Promoting Obesity

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Food Marketing to Children: A Wolf in Sheep's Clothing? - Obesity Action CoalitionMarketing has long-term effects on children because eating habits and preferences during childhood tend to continue later on in their lives and the risk of overweight children turning into overweight adults is estimated to be at least double that of ‘’normal’’ weight children. Research has shown that unhealthy food ads, including TV and online advertisements, packaging of products and collectible toys have a great impact on children. This research explains that the production industry is taking advantage of the developmental vulnerabilities of children and teenagers. For example, when watching TV, children under the age of 5 age are not able to see the difference between a cartoon/show and an advertisement. Moreover, children  under the age of 10, are more likely to not think about the future outcomes of their actions. They tend believe everything they see or hear on television ,therefore,we must  instruct kids on how to have healthy eating choices. When junk foods are readily available and easy to access, it is pretty understandable for them to choose foods that are bad for them rather than the beneficial ones because they don’t know any better, which means it is our duty to keep them informed on what is and what isn’t good for them.

Pin on Inspiring Food Quotes!Commercials are being associated with the increase in the rate of obesity in children, and researchers believe that this correlation is related to the promotion of unhealthy foods. Promoting these products increases the intake of various foods, including junk foods and soft drinks. Researchers also estimated that the average 5 to 8 year-olds who watch about 80 minutes of television each day is exposed to 827 commercials that promote unhealthy products. The study showed that the correlation between television exposure and poor diet was greatest for children who watched the most commercials on television and were exposed to ads during broadcasts. In addition, The United Nations Convention states that children have the right to a healthy childhood without being affected from economic exploitation. Therefore, some measures should be taken to protect teenagers and children from exposure to unsanitary food ads and increase their odds of maintaining a long, stable and healthy life.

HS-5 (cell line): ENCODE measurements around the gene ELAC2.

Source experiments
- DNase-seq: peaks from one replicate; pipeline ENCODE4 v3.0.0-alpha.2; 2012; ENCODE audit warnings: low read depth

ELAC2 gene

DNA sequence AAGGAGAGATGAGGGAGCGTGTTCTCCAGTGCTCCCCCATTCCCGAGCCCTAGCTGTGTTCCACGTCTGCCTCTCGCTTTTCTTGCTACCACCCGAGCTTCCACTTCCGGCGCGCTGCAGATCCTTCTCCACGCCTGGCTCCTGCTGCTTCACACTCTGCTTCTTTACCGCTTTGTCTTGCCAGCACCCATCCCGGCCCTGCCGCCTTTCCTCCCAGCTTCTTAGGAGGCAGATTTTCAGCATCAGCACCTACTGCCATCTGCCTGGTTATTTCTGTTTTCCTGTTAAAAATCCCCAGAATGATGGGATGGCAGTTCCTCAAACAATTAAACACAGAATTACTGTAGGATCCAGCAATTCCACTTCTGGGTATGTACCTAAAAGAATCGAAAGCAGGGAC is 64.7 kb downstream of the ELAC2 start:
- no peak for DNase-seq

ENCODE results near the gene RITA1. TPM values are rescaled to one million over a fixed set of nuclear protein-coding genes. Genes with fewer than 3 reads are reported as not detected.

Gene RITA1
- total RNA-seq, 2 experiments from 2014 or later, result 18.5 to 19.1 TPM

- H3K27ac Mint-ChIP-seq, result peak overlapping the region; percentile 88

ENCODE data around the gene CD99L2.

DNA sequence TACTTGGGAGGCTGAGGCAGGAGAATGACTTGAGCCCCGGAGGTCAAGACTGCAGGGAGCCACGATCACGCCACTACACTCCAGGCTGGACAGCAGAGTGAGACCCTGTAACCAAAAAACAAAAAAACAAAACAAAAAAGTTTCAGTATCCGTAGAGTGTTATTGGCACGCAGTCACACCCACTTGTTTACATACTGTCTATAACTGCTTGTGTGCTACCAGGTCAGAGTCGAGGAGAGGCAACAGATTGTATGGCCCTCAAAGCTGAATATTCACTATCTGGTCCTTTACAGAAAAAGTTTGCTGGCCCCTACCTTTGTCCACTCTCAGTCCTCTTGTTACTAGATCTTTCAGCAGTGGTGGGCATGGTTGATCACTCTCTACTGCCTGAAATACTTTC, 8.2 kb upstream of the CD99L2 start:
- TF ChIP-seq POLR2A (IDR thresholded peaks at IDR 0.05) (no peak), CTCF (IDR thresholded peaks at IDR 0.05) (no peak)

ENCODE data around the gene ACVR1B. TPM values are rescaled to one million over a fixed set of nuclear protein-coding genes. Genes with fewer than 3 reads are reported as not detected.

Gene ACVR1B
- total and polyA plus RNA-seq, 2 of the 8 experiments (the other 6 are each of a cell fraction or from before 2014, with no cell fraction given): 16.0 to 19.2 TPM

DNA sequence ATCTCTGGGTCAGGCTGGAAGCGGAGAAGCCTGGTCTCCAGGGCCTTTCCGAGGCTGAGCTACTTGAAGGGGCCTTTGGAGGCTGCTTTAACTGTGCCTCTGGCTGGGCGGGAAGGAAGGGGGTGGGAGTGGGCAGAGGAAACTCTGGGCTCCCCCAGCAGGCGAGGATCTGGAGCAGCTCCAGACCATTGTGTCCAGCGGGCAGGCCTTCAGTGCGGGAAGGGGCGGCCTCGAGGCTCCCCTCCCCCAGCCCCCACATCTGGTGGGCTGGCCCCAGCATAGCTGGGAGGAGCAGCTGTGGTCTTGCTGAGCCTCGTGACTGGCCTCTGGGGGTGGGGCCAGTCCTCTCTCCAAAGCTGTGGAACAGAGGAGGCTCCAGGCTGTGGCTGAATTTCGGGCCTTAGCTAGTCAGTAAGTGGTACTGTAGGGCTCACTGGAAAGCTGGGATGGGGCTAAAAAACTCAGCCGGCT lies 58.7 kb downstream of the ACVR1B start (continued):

Keys to Effective Food Marketing Regulation:

Regulations should directly address the types of foods and beverages regulated, where they are sold (e.g. internet, media, television, schools, etc.) and the targeted audience. Evidence suggests that partial interventions are inefficient and easy for businesses to maneuver around. In addition, self-regulations that industries set do not work and precise rules with real consequences are needed to limit children’s exposure to the promotion of unhealthy foods and beverages. Policymakers must consider introducing strict and standard definitions to assess which goods are harmful and ,therefore, should not be marketed to children. To conclude, protecting children from unhealthy food and beverage advertisements by setting strong regulations is a must for reversing the trend of childhood obesity and for maintaining a healthy generation.

For more info on childhood obesity: https://www.cdc.gov/obesity/data/childhood.html#:~:text=For%20children%20and%20adolescents%20aged,to%2019%2Dyear%2Dolds.

https://www.apa.org/topics/kids-media/food#:~:text=Obesity%20in%20children%20increases%20the,significant%20risk%20factor%20for%20obesity.&text=Excess%20weight%20can%20be%20gained,only%20150%20calories%20a%20day.

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